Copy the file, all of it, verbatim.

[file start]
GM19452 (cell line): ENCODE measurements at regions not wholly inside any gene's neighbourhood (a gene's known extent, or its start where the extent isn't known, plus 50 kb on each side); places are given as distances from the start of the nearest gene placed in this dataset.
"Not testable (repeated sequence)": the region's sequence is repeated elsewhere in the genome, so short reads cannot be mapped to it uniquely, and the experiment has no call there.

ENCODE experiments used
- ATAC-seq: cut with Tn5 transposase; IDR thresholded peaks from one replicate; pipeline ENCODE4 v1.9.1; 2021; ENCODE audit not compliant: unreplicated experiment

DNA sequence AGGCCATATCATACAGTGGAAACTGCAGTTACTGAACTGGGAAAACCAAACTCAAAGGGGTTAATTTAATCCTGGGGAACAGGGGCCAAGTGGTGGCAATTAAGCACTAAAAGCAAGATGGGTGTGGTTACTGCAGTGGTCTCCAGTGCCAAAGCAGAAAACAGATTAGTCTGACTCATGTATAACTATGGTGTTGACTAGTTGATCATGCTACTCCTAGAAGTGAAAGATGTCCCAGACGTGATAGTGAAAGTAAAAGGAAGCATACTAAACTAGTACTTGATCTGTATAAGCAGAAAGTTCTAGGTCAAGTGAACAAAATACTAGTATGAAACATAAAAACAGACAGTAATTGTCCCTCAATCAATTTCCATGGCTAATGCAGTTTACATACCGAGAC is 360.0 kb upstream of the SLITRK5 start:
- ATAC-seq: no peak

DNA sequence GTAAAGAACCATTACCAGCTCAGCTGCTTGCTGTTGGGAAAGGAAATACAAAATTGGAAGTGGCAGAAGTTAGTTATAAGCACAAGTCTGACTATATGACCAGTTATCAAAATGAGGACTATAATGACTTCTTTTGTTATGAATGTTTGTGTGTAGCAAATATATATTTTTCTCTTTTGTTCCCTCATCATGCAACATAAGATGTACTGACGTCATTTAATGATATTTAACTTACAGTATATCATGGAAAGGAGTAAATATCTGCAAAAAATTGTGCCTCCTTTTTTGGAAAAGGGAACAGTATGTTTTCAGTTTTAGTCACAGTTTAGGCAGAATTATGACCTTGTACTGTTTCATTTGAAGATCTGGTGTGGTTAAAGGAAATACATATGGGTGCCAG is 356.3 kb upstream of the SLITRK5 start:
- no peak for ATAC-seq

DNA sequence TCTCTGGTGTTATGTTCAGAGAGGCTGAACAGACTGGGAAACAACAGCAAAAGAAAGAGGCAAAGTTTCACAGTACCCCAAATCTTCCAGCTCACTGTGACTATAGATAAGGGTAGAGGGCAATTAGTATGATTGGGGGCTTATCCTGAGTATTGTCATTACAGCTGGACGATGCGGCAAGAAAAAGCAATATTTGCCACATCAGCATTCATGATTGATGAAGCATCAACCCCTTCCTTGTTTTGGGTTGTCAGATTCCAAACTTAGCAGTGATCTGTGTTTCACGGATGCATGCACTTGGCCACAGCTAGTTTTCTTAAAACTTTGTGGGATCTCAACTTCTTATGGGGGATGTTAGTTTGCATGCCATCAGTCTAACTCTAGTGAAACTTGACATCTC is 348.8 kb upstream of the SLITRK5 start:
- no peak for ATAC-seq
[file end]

GM19452 (cell line): ENCODE measurements at regions not wholly inside any gene's neighbourhood (a gene's known extent, or its start where the extent isn't known, plus 50 kb on each side); places are given as distances from the start of the nearest gene placed in this dataset.
"Not testable (repeated sequence)": the region's sequence is repeated elsewhere in the genome, so short reads cannot be mapped to it uniquely, and the experiment has no call there.

ENCODE experiments used
- ATAC-seq: cut with Tn5 transposase; IDR thresholded peaks from one replicate; pipeline ENCODE4 v1.9.1; 2021; ENCODE audit not compliant: unreplicated experiment

DNA sequence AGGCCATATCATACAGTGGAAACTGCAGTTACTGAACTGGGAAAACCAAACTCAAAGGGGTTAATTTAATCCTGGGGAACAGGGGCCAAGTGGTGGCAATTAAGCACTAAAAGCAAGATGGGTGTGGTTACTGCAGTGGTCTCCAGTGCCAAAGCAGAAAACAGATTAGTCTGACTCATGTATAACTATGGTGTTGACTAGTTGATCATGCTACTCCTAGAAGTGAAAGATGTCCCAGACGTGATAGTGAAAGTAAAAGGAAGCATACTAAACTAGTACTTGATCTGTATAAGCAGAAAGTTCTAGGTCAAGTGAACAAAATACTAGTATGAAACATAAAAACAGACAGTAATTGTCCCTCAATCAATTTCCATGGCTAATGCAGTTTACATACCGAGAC is 360.0 kb upstream of the SLITRK5 start:
- ATAC-seq: no peak

DNA sequence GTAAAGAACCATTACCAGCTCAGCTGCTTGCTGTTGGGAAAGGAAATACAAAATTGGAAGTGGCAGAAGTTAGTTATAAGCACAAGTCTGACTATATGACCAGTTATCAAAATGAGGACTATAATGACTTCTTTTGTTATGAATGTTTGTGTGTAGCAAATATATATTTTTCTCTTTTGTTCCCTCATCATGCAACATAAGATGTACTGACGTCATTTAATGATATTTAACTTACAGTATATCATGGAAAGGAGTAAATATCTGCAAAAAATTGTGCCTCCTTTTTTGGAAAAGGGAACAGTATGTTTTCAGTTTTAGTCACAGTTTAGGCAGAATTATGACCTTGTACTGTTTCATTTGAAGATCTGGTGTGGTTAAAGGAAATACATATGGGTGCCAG is 356.3 kb upstream of the SLITRK5 start:
- no peak for ATAC-seq

DNA sequence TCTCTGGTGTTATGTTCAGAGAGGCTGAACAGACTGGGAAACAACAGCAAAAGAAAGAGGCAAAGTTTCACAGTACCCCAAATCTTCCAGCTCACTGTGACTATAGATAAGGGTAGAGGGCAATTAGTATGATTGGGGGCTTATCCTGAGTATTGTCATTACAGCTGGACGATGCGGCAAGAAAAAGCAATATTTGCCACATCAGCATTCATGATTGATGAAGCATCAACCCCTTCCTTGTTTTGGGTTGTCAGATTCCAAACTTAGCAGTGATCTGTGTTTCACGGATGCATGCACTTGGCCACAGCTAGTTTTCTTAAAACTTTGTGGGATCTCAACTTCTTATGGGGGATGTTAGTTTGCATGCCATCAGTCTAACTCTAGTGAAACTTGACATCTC is 348.8 kb upstream of the SLITRK5 start:
- no peak for ATAC-seq